Written Reviews

Book of Love (1990)

Book of Love (1990)Nostalgic look at 1956 – I’m not so nostalgic about this movie

Warning: Spoilers

I have to admit, this movie was a fun, light movie when it first came out in 1991. I enjoyed it when I was in college. The reminiscing about lost loves and what-might-have-beens burn in all of us. I bought it again this week so I could watch it today when I’d reached the middle-age of the protagonist at the beginning of the movie. What I discovered is it did not age well as a story. I also realized how many holes in the story existed. Also, the lessons learned are not something any self-respecting parent/big brother would ever teach youngsters.

SPOILER ALERTS COMING…

This is a story of Jack Twiller, a newly-divorced, successful writer who gets a phone call from a friend about an old flame from high school he might want to contact. He opens an old yearbook and memories come flooding back. In flashback, Jack is a senior who moves to a new high school in 1956. He is befriended by Crutch, the neighbor kid who longs to be popular but can’t ever seem to get a break. Jack and Crutch immediately cross paths with the local bully who just happens to be dating the cutest girl in school – and Jack’s crush – and also happens to be the older brother to the cute, tough chick, Gina, who has a crush on Jack. The rest of the story is how Jack and his nerd-like gang of nice-guys create silliness and follies at every turn while Jack tries to be James Dean-cool and win the girl of his dreams. All the while, Jack doesn’t realize she’s a snob who only uses Jack to make her bully boyfriend jealous. Yes, you have seen this before.

Here’s the part you haven’t seen before… Jack’s little brother, Peanut, is a super-hero wannabe who watches his trusted older brother not only stick him in a washing machine (again) during the big party scene, but then proceeds to give the kid a beer (he’s 9 btw) and takes him to a carnival strip show and leaves him there unescorted to basically drool at the striptease like any red-blooded 9yo pre-pubescent will do. No kidding. Where were the censors on this scene? And btw, I’m not a prude in any way about movies.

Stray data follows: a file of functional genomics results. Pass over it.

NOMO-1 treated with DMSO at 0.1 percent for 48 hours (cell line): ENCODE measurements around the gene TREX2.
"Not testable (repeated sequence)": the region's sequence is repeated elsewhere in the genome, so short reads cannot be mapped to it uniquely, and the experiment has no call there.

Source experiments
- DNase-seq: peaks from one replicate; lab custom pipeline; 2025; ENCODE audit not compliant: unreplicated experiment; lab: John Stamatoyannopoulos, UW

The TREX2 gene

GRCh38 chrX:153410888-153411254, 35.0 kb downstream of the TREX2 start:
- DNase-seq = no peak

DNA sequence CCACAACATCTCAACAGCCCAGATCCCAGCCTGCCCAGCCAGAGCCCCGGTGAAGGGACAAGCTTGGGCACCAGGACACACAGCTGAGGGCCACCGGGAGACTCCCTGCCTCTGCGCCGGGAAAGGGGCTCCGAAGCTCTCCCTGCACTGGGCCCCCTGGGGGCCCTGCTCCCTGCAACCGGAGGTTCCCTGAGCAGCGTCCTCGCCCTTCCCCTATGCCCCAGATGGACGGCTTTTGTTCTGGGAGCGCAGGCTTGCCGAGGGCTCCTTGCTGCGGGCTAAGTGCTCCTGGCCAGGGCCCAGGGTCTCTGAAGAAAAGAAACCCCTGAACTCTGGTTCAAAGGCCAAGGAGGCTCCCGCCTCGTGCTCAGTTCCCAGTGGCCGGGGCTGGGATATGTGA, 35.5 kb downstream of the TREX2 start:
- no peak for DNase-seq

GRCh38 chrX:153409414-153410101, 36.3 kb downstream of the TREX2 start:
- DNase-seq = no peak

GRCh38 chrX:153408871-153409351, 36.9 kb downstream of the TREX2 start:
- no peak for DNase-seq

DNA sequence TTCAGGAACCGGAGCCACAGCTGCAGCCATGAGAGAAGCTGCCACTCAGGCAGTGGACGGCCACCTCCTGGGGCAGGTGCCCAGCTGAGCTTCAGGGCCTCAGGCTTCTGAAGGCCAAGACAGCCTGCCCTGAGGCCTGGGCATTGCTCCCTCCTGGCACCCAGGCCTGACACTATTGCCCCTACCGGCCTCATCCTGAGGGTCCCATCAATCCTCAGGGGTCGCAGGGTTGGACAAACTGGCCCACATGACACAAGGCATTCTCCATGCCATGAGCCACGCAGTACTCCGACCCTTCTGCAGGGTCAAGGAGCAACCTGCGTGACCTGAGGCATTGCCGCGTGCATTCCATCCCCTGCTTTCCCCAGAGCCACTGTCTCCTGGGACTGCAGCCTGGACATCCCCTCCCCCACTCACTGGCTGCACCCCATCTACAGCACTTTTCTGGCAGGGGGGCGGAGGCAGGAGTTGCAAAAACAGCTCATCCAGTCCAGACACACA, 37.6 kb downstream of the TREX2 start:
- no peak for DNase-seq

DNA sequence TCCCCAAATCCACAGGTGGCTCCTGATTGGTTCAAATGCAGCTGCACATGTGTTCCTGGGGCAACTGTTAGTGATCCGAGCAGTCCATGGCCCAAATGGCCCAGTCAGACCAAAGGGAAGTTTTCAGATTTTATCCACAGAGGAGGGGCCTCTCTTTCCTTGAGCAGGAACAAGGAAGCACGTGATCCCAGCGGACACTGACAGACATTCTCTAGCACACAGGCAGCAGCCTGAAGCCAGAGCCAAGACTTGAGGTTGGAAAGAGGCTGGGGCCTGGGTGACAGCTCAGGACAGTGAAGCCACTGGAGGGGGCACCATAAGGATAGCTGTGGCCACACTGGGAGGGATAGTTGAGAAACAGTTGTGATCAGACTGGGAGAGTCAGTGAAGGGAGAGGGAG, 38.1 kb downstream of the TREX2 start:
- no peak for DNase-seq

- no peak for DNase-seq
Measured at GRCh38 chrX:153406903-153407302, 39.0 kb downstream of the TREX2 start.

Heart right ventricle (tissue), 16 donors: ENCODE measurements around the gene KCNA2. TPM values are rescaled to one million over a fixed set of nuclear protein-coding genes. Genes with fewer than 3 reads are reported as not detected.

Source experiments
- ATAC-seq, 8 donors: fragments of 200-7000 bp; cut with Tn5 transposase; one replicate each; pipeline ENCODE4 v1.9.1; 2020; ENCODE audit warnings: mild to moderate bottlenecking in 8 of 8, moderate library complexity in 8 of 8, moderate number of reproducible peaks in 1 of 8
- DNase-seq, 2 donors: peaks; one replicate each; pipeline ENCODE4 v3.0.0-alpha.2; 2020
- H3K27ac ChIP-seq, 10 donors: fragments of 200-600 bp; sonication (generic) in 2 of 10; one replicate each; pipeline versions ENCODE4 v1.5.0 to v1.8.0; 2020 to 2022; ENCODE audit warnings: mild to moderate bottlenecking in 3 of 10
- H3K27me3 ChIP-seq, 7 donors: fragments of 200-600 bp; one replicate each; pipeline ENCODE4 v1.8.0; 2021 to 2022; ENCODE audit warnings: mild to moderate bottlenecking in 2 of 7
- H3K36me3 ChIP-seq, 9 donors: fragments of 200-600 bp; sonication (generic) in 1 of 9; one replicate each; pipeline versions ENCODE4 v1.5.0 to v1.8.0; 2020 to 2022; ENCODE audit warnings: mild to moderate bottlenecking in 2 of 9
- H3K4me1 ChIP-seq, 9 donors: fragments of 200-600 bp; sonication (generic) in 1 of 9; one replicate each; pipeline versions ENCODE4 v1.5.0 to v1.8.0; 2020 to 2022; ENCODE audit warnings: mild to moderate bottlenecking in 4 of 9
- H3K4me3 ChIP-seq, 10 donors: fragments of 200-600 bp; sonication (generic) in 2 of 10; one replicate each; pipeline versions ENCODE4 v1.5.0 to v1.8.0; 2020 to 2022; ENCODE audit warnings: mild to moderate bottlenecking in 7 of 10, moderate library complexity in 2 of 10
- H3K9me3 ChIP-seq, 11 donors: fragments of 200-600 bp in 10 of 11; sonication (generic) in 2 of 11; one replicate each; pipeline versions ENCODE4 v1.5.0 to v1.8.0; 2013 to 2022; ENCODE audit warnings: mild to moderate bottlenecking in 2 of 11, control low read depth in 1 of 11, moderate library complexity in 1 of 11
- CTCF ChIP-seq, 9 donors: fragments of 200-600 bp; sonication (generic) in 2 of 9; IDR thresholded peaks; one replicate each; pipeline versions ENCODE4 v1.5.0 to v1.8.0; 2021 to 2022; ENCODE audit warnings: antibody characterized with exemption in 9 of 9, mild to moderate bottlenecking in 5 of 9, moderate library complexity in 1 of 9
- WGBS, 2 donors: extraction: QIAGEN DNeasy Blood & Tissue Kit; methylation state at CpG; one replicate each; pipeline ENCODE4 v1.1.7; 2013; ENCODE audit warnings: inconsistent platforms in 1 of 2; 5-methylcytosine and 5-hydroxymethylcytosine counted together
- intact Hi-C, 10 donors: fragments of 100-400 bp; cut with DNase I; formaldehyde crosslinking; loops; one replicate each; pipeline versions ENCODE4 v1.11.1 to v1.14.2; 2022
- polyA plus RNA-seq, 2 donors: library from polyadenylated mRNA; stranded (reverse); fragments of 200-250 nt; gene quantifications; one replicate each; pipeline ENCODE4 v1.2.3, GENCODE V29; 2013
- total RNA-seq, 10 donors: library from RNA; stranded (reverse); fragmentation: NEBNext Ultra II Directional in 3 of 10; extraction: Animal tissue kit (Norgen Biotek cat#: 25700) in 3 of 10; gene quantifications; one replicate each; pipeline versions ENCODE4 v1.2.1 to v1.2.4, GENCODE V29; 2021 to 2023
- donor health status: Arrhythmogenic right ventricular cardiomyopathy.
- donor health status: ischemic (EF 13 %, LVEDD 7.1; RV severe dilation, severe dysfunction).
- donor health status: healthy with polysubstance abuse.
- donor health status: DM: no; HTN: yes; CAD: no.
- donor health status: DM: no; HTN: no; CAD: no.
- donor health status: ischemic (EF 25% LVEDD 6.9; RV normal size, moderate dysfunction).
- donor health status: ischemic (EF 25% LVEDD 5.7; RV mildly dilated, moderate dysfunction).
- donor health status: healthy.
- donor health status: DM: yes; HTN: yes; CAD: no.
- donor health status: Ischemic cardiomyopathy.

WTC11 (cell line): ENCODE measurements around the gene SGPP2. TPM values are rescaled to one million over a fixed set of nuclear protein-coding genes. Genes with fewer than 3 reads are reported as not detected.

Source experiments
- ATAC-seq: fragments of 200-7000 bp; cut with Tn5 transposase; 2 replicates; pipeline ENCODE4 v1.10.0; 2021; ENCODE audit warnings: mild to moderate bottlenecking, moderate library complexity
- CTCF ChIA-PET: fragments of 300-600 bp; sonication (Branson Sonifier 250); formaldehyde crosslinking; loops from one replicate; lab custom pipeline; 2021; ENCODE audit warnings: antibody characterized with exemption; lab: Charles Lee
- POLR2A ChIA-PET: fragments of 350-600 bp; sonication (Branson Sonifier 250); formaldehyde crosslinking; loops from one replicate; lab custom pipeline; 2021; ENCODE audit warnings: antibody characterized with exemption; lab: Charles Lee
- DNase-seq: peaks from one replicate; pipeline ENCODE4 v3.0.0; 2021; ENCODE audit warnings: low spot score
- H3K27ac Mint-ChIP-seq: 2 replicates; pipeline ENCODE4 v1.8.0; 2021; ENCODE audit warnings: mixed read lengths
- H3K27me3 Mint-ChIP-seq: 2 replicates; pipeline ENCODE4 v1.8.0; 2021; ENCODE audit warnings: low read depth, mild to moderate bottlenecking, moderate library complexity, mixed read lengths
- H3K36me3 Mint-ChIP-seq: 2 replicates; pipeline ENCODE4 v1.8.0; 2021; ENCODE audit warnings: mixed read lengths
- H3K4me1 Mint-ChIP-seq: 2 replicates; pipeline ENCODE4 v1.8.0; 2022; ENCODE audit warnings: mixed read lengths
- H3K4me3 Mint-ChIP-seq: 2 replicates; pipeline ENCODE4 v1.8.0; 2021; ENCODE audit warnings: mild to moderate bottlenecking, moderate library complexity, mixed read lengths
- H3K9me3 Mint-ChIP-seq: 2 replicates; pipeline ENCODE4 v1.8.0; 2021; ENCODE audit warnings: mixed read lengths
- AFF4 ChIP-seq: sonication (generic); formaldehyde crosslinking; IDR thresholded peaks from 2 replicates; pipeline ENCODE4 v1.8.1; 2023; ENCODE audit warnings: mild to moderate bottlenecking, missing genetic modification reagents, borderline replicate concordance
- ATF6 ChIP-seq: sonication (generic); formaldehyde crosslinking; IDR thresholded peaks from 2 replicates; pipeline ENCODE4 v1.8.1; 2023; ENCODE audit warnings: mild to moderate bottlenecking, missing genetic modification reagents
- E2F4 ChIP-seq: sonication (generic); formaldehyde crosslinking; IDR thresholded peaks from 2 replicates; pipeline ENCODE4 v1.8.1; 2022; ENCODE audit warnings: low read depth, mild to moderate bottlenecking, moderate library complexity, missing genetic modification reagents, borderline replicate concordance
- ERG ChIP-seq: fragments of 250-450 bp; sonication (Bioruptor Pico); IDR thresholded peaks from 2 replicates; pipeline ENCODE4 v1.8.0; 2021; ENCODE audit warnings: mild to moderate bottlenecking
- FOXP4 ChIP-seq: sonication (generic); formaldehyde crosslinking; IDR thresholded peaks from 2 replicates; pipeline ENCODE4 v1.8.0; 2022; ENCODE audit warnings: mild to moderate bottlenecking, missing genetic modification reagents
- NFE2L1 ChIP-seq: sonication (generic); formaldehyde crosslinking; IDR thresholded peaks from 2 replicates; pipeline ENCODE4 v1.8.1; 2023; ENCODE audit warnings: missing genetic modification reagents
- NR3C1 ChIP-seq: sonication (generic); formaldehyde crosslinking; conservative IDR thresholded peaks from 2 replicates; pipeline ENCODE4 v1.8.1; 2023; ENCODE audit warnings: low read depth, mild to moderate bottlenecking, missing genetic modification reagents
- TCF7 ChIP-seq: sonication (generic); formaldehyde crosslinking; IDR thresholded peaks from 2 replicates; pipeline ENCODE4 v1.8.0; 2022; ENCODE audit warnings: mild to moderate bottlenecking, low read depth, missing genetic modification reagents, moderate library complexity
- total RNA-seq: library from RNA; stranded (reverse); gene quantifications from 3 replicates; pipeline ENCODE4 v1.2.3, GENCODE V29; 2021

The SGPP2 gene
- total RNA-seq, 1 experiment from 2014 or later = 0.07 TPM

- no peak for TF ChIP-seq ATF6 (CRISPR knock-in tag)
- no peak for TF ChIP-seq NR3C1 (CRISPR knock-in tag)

But this scene was inappropriate on every level. With the exception of Jack’s ridiculously caricatured ’50s June Cleaver-esque mother, parents are pretty much non-existent. It’s like the kids are set loose on the earth with few rules and no supervision. No wonder the bullies are able to chain a kid to his cot, put a candle in his butt, and sing him “Happy Birthday” before blowing out the candle at Ranger Camp. Again, yes, that is an actual scene. Truly not a family-friendly romp you’d expect for a 1950s nostalgia flick.

If it all kind of seems formulaic, you are right. There isn’t much new territory in this teenage romp about popularity, first loves, cars, and losing one’s virginity on Prom Night. I thought it was fun – even funny at times – years ago. Today, it seemed slow, forced, and fairly boring actually. It just feels kinda hollow now. The only character I really liked this time around was the bully’s younger sister, Gina. Finding out the guy chose a different girl after a memorable Prom Night with the right girl makes me wonder if the protagonist was paying attention to his real life — or just day-dreaming past the best parts of his relationship.

Please understand I like Chris Young, Keith Coogan, Michael McKean and some of the other actors in this movie. I just don’t think this is a story I will watch again. My understanding is this movie is adapted from a book I’ve never read. From the reviews on this site, the book and movie are nothing alike. I would have to believe those reviews. If this movie was a book, I wouldn’t waste my time when there are much more realistic and well-written stories from the 1950s I’d rather read/watch. To be honest, I’m saddened to feel the same about this movie today when I genuinely enjoyed it in 1991. Sad how times change. Even sadder knowing my joyful memories of this movie faded as well with this re-watching. I will be getting rid of this movie at the next garage sale.

What do you think of the film? Let us know in the comments below.

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A friend delivers John Twiller greetings from a long gone high school girlfriend. This makes him open his school's yearbook

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